One of the most disagreeable and debilitating aspects of God -- a word I will use as a shorthand for the ineffable in any spiritual tradition -- is the notion that human beings need to agree about God in order not to be debilitated.
Traditions, of course, make their money and owe much of their existence to this cookie-cutter agreement, but instilling or supporting the notion that everyone will turn out as plaster-replica saints is something that adherents need to see clearly ... and leave behind.
In particular, I think of those adherents who -- perhaps inescapably -- measure themselves against one guru or another, one saintly person or another, one hero or heroine or another, one lofty idea or another. Such measuring may inspire and draw people forward, but there comes a time when, assuming anyone is serious about his or her questing heart, the business of becoming 'like' anything whatsoever will be a greater debility than any former debility ever was.
Adherents may work their asses off to clarify and set aside habits of greed, anger and delusion. For those inclined, it's a very good effort. But imagining that such an effort is to advance the cause of knowing or actualizing God (just like Jesus, just like Buddha, just like Mohammad) is, in the end, pig swill. And getting together with others who hold similar notions ... while it may serve as a tentative inspiration and support, still, imagining that every chocolate chip cookie will be exactly the same as every other saintly chocolate chip cookie is a basis for war, not peace.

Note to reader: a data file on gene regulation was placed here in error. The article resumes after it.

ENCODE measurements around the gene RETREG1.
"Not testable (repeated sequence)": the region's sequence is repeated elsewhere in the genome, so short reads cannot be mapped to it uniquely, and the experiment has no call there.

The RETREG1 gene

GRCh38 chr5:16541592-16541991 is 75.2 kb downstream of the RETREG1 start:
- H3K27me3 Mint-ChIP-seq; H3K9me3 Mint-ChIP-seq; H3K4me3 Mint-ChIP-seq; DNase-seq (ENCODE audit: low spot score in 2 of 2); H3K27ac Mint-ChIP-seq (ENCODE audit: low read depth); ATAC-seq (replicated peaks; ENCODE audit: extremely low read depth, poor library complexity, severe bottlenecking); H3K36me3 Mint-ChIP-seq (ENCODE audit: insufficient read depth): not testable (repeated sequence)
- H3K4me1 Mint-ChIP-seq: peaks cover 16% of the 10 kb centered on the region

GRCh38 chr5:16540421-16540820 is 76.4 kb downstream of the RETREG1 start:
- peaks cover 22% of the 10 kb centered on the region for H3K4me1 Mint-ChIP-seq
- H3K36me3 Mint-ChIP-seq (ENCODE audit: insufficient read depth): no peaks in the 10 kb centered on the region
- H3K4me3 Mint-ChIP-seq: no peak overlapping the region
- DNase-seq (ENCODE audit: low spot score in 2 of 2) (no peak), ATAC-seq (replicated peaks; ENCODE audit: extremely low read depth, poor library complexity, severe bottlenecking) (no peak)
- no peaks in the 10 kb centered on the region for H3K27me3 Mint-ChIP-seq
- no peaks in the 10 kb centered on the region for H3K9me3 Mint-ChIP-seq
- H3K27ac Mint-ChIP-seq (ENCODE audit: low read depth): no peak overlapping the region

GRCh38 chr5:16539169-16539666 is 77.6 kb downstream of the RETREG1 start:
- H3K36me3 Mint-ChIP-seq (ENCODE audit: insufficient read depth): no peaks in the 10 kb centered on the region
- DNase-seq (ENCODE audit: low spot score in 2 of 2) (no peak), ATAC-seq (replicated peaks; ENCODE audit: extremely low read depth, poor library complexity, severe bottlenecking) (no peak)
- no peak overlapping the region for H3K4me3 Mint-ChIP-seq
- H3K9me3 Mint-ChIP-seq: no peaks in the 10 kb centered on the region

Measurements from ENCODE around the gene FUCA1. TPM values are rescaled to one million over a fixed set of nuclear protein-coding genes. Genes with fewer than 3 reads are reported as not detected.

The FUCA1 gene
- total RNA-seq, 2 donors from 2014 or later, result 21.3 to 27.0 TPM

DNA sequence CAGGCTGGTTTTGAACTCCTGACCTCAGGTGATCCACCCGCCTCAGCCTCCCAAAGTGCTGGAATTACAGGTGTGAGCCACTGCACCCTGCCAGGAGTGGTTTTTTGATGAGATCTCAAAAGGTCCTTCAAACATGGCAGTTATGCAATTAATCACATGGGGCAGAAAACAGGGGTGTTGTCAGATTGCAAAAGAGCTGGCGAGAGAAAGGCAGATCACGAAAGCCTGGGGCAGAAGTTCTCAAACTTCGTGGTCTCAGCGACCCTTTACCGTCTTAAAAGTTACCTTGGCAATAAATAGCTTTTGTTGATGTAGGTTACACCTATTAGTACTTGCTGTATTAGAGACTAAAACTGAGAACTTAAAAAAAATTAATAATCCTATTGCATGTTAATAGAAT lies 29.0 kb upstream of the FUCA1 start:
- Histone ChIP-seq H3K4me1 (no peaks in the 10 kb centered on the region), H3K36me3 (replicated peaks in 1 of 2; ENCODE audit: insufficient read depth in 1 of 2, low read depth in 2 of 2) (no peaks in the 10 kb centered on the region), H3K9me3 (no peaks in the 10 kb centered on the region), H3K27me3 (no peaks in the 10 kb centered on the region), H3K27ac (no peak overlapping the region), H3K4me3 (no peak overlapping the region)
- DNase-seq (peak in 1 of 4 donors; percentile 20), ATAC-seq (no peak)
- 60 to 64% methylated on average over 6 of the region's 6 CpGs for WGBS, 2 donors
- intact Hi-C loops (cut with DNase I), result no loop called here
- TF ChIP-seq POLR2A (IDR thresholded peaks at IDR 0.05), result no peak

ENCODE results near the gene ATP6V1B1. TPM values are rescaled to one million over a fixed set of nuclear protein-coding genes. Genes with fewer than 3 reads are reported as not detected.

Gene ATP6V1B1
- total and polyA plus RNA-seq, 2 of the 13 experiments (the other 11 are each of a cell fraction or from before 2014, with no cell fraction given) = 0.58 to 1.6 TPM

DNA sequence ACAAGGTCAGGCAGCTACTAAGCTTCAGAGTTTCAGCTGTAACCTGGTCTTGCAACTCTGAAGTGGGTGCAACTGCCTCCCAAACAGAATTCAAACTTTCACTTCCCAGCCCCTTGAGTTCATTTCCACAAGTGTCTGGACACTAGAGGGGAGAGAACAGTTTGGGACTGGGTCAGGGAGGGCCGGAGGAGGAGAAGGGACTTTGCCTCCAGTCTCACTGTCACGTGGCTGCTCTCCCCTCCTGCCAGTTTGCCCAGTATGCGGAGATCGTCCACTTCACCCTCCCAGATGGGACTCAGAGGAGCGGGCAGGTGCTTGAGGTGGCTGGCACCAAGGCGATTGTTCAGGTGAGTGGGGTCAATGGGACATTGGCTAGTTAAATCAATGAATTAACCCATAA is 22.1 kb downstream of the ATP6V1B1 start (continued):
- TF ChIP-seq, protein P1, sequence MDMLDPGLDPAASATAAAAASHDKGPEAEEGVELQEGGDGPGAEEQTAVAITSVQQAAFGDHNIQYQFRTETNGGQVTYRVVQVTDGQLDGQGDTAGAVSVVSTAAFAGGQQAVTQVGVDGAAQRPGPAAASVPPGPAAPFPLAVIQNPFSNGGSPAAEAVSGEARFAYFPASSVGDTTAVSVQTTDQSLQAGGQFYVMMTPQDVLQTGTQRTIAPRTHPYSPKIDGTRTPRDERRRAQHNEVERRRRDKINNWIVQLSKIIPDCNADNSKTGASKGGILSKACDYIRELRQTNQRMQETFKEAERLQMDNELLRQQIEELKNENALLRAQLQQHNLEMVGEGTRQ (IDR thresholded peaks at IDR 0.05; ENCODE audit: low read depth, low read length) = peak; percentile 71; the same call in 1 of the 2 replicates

So a bit at a time, I think, there is a need to wean ourselves from our facile agreements. God is just plain more interesting than our agreements about him/her/it. Take a clue from the world as it appears in front of your nose. Is there any place or time or circumstance that is precisely the same as the place or time or circumstance that preceded it? Is there ever a chocolate chip cookie that is precisely like any other chocolate chip cookie.
God is not a box of lock-step chocolate chip cookies. Isn't God more like the "yum" of any and all chocolate chip cookies? I think so. And I think that without the "yum," chocolate chip cookies would lose the usefulness and delight. It's a bit like the old Christian nudge: "Imagining that going to church makes you a Christian is like standing in a garage imagining you are a car."
Let's not imagine that agreement and spiritual life have anything significant in common.
Let's practice our "yum."